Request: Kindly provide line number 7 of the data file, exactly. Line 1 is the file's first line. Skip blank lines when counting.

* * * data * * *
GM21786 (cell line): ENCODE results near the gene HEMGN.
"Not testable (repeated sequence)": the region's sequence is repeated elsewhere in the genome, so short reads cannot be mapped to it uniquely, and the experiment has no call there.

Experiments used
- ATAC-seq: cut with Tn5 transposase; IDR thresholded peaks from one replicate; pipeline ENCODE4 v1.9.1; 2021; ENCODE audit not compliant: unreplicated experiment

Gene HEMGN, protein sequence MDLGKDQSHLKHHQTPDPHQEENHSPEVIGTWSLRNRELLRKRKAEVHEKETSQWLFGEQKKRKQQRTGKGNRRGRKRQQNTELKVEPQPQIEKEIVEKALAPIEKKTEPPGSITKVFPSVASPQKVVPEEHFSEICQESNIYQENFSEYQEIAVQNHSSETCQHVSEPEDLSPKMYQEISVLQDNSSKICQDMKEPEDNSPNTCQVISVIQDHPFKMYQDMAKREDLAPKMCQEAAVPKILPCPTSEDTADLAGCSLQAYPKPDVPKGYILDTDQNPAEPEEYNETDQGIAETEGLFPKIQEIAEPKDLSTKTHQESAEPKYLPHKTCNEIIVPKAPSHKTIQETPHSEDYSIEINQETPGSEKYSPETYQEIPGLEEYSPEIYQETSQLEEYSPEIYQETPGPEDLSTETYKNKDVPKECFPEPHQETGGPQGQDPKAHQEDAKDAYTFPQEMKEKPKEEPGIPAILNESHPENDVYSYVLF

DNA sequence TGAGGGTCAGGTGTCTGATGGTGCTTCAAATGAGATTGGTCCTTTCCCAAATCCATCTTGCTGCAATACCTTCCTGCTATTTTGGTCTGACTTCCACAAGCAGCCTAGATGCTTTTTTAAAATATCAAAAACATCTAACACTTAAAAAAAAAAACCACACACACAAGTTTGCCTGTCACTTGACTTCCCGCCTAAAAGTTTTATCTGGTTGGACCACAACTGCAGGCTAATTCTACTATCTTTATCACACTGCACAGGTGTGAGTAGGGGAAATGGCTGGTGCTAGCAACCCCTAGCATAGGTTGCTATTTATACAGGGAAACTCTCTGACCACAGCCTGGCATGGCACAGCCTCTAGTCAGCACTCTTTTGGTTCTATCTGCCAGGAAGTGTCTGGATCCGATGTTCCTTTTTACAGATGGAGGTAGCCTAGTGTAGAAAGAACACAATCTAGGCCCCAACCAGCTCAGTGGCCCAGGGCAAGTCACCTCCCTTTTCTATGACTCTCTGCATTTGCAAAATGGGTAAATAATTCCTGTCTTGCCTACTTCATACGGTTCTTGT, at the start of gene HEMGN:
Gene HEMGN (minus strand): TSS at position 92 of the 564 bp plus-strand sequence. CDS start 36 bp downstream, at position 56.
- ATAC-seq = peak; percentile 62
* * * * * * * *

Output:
Gene HEMGN (minus strand): TSS at position 92 of the 564 bp plus-strand sequence. CDS start 36 bp downstream, at position 56.